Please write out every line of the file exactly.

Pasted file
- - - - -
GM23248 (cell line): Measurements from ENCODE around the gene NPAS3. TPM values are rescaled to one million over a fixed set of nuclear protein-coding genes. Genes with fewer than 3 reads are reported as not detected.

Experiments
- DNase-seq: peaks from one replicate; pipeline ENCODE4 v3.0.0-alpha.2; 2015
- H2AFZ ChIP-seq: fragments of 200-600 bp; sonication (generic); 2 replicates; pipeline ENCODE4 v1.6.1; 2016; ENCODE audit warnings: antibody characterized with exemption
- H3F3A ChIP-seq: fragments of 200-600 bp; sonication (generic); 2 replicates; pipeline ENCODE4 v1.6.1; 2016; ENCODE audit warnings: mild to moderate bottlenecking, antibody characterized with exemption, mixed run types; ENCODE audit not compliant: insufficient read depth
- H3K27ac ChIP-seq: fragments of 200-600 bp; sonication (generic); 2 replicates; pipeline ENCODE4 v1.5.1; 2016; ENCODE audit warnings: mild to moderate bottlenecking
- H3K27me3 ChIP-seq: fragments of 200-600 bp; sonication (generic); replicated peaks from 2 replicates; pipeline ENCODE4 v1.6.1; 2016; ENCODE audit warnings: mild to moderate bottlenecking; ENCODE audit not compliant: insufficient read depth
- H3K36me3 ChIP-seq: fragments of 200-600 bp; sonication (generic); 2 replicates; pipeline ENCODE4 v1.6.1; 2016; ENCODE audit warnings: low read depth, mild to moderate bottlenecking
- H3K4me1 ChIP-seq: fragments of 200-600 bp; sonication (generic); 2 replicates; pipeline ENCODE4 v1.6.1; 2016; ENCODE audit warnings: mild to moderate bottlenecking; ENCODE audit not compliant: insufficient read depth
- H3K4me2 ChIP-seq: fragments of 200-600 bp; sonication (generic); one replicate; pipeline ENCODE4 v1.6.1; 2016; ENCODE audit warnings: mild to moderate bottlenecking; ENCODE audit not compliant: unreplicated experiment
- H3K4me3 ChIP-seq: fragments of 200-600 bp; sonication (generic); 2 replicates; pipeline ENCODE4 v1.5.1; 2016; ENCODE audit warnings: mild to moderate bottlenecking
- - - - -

GM23248 (cell line): Measurements from ENCODE around the gene NPAS3. TPM values are rescaled to one million over a fixed set of nuclear protein-coding genes. Genes with fewer than 3 reads are reported as not detected.

Experiments
- DNase-seq: peaks from one replicate; pipeline ENCODE4 v3.0.0-alpha.2; 2015
- H2AFZ ChIP-seq: fragments of 200-600 bp; sonication (generic); 2 replicates; pipeline ENCODE4 v1.6.1; 2016; ENCODE audit warnings: antibody characterized with exemption
- H3F3A ChIP-seq: fragments of 200-600 bp; sonication (generic); 2 replicates; pipeline ENCODE4 v1.6.1; 2016; ENCODE audit warnings: mild to moderate bottlenecking, antibody characterized with exemption, mixed run types; ENCODE audit not compliant: insufficient read depth
- H3K27ac ChIP-seq: fragments of 200-600 bp; sonication (generic); 2 replicates; pipeline ENCODE4 v1.5.1; 2016; ENCODE audit warnings: mild to moderate bottlenecking
- H3K27me3 ChIP-seq: fragments of 200-600 bp; sonication (generic); replicated peaks from 2 replicates; pipeline ENCODE4 v1.6.1; 2016; ENCODE audit warnings: mild to moderate bottlenecking; ENCODE audit not compliant: insufficient read depth
- H3K36me3 ChIP-seq: fragments of 200-600 bp; sonication (generic); 2 replicates; pipeline ENCODE4 v1.6.1; 2016; ENCODE audit warnings: low read depth, mild to moderate bottlenecking
- H3K4me1 ChIP-seq: fragments of 200-600 bp; sonication (generic); 2 replicates; pipeline ENCODE4 v1.6.1; 2016; ENCODE audit warnings: mild to moderate bottlenecking; ENCODE audit not compliant: insufficient read depth
- H3K4me2 ChIP-seq: fragments of 200-600 bp; sonication (generic); one replicate; pipeline ENCODE4 v1.6.1; 2016; ENCODE audit warnings: mild to moderate bottlenecking; ENCODE audit not compliant: unreplicated experiment
- H3K4me3 ChIP-seq: fragments of 200-600 bp; sonication (generic); 2 replicates; pipeline ENCODE4 v1.5.1; 2016; ENCODE audit warnings: mild to moderate bottlenecking